We tried to make raisins, which you can’t do very well on an electric dehydrator; they get cooked crispy.  So I’ll be getting my solar dehydrator out and trying that.  I put up 8 bags of pre-measured 2 cup bags of zucchini for the annual Christmas zucchini bread I make.  The raisins were to go into the bread too; I have organic ones I bought in bulk from the coop but I was hoping we could use our own this year.

My friend is taking care of her friend’s farm in addition to her own, and was getting over run with milk to the tune of about 8 gallons a day.  We worked out a deal and I made cheese from 16 gallons of raw cow’s milk and two and a half gallons of goat milk.  Yum!  I learned that when you are using raw milk you need more citric acid and slightly more rennet if you want the mozzarella to come out firm.  Most of it is in the freezer. I’m looking forward to winter evenings of pizza with our own cheese, veggies, sauce, and a hand made crust.  We already did one and it was pretty fantastic.

Eat the food:  pizza, cheese, cantaloupe, pickles, grapes, tomatoes, eggplant, zucchini, bread, bulk storage.

Build community food systems:  nope.  I had my annual visit with the doctor after getting my annual blood work.  My thyroid dosage was raised.  No wonder I was so tired all the time!  Maybe I’ll get motivated to actually do something in this regard when the weather cools down a little.  We’re back up in the upper 90’s to 100’s every day, with the humidity of the monsoon season too.  Yuck.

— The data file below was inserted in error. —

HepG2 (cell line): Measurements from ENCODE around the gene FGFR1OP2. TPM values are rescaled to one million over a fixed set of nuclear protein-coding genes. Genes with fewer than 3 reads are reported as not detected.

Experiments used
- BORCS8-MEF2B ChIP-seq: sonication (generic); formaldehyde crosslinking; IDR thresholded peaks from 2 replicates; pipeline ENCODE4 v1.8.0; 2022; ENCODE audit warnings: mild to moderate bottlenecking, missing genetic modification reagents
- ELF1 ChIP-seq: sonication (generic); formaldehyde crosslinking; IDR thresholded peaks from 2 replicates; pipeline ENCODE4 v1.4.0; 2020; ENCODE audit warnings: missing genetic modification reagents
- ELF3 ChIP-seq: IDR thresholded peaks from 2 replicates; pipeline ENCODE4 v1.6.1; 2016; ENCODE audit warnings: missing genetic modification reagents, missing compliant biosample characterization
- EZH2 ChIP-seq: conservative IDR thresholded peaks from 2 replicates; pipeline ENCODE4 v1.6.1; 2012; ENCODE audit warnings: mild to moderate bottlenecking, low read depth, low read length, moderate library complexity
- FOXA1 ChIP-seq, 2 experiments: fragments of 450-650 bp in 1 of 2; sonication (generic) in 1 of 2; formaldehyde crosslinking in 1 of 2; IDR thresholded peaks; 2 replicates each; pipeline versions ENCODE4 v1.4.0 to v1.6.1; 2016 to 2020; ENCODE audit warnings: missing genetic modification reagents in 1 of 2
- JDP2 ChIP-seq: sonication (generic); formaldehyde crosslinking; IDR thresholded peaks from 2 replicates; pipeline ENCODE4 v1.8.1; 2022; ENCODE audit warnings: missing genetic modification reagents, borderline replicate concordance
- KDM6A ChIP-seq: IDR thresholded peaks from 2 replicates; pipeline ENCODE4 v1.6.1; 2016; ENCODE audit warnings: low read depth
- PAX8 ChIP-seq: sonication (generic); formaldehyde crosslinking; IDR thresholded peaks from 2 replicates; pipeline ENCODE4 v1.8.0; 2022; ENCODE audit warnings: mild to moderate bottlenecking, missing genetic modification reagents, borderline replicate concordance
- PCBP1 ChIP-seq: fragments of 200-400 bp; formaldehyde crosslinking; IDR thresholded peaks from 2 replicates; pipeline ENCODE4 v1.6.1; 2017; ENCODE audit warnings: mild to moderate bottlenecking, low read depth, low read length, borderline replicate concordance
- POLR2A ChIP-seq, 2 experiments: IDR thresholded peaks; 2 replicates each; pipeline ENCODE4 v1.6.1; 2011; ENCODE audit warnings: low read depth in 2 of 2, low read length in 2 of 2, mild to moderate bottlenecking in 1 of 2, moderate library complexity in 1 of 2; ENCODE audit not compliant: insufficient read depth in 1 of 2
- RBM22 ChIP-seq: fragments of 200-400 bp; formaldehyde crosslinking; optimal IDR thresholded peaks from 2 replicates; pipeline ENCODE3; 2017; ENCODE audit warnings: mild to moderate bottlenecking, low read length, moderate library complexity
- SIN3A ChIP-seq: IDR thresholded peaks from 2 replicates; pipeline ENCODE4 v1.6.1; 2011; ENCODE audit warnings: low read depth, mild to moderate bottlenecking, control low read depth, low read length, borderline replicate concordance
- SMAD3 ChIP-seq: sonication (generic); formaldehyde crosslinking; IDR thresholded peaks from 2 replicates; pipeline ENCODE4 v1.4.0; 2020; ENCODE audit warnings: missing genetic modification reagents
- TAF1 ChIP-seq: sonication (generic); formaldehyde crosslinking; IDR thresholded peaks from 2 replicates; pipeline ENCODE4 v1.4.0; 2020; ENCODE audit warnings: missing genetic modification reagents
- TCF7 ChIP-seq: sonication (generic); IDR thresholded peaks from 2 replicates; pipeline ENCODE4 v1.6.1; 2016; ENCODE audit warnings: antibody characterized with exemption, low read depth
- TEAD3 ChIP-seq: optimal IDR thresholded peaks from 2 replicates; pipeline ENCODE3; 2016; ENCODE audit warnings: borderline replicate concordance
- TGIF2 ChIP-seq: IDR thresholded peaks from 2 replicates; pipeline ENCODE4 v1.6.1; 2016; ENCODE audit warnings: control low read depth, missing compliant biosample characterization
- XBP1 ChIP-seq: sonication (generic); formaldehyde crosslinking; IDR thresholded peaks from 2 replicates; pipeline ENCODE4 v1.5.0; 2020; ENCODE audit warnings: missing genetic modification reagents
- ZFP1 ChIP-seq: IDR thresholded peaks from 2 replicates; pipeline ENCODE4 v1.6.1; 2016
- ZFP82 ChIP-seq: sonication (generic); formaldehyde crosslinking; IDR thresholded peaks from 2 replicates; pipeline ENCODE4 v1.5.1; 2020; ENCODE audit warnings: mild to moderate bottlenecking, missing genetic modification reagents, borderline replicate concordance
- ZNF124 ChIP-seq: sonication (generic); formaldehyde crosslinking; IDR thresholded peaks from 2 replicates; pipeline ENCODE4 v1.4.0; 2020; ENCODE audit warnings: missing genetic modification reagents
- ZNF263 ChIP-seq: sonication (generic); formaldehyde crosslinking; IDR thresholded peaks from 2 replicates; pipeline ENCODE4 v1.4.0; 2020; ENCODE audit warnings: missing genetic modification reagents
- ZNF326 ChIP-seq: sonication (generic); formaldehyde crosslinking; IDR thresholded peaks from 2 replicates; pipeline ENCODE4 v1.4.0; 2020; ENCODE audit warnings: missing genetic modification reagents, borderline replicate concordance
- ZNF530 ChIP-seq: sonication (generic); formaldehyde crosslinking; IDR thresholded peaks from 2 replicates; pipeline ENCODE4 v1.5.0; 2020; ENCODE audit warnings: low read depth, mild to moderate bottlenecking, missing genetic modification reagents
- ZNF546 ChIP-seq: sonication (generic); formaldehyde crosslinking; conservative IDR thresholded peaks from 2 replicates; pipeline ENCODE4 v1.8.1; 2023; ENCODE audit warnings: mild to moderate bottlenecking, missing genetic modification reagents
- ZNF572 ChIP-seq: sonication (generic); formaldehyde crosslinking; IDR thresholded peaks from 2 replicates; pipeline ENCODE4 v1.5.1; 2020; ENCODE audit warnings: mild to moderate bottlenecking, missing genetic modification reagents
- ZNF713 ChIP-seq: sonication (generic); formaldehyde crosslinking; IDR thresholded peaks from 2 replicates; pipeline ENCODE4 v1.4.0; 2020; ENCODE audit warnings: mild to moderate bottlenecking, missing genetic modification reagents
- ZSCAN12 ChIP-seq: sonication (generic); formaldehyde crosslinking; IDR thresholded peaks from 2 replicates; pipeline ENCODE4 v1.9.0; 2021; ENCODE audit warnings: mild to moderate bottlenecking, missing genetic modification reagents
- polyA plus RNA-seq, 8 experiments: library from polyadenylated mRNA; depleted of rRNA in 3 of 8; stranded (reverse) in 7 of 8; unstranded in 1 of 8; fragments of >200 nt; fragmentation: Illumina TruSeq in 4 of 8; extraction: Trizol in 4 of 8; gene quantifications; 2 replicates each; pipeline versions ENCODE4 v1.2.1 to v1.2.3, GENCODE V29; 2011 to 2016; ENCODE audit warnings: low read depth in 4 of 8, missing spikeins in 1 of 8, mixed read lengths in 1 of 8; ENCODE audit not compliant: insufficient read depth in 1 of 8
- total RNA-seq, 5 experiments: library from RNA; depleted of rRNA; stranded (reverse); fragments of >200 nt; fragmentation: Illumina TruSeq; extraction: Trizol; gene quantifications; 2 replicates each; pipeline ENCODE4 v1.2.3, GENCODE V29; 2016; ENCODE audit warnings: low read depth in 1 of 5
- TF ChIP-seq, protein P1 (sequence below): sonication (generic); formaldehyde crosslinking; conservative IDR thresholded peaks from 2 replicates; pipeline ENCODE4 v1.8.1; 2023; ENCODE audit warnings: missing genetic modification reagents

Reduce waste:  nope.  Well, I made ricotta from all the whey, and used some on the plants, and gave a lot to the chickens.  Wow!  Their eggs got huge, and the shells are massively thick now!

New blog links


I finally decided to add the blogs that I read that don’t have a lot to do with peak oil, financial collapse, doom and gloom.  And some that do, but are funny in a guffaw, laugh out loud sort of way.

As you might be able to tell, I’m a fiber nut as well…I literally have a room full of alpaca fiber, angora,  unwashed wool from various breeds, nice roving, silk fiber, yarns of all sorts in bins boxes, and bags, cloth scraps saved from previous projects as well as cloth purchased for future ones, embroidery thread, …well you get the idea. Some people collect shoes or purses.  I collect fiber.  Scrooge had his vault of gold coins; I have my bags of alpaca.  We both feel wealthy when we spend time with our loot.

Anyway, if you click on any of the links for crafting type stuff, I think you’ll find that they are a good read even if you’re not a fiber junkie like me.  And the photos are luscious.  Some people dream of flat screen TV’s.  I dream of silly things like spinning wheels, time to use them, faster knitting, the pure sensuous pleasure of natural fibers sliding through my hands and the beauty of the colors as they form the finished product.

We can’t have healthcare anyway, why debate?